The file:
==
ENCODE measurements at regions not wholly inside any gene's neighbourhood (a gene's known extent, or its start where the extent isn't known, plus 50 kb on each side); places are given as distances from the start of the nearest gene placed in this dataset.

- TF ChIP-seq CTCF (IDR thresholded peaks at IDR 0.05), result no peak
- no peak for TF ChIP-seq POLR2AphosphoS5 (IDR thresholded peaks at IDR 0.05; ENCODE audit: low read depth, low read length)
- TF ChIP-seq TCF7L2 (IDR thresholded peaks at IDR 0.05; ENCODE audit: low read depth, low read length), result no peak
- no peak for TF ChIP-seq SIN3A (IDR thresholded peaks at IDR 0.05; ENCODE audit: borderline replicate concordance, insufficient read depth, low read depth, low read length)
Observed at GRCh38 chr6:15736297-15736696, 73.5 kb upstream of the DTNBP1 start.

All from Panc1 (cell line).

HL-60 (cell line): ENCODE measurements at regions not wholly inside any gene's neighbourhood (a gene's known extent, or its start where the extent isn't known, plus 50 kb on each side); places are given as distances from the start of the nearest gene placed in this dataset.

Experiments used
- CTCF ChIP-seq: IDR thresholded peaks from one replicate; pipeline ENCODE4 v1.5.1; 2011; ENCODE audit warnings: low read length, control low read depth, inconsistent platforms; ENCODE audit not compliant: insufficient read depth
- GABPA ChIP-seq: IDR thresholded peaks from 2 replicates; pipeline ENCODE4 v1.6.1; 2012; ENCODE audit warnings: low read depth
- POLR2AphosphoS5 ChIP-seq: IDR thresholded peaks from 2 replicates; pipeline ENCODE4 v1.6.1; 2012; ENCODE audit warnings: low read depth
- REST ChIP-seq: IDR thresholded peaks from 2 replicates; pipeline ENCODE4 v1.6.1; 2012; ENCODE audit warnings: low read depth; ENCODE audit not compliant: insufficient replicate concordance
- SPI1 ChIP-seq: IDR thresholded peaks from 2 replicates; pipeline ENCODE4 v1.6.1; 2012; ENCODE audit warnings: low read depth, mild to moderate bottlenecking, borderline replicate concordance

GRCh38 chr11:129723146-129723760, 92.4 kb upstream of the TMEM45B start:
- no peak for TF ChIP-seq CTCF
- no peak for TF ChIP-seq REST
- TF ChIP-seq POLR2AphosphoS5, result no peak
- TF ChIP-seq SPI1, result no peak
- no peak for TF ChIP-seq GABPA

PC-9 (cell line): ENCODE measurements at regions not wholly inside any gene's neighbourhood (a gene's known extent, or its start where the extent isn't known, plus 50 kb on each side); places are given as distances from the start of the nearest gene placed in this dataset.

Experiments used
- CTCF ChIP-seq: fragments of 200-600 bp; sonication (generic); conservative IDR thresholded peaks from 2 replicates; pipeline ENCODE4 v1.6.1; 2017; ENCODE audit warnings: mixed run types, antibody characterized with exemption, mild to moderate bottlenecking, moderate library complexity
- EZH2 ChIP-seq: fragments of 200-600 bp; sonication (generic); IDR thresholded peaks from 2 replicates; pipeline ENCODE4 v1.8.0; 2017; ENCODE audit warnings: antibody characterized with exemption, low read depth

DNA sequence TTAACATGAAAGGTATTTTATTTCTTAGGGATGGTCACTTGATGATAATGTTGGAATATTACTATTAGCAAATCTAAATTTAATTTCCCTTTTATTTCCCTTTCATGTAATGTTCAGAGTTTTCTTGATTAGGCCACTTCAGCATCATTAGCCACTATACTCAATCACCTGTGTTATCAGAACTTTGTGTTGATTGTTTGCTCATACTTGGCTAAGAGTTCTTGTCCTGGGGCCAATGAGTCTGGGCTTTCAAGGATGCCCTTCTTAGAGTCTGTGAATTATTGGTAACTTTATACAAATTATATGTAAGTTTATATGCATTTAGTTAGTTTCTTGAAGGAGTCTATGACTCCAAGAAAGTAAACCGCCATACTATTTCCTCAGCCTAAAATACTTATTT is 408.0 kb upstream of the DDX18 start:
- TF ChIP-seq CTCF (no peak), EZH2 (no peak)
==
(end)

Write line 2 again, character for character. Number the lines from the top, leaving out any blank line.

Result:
- TF ChIP-seq CTCF (IDR thresholded peaks at IDR 0.05), result no peak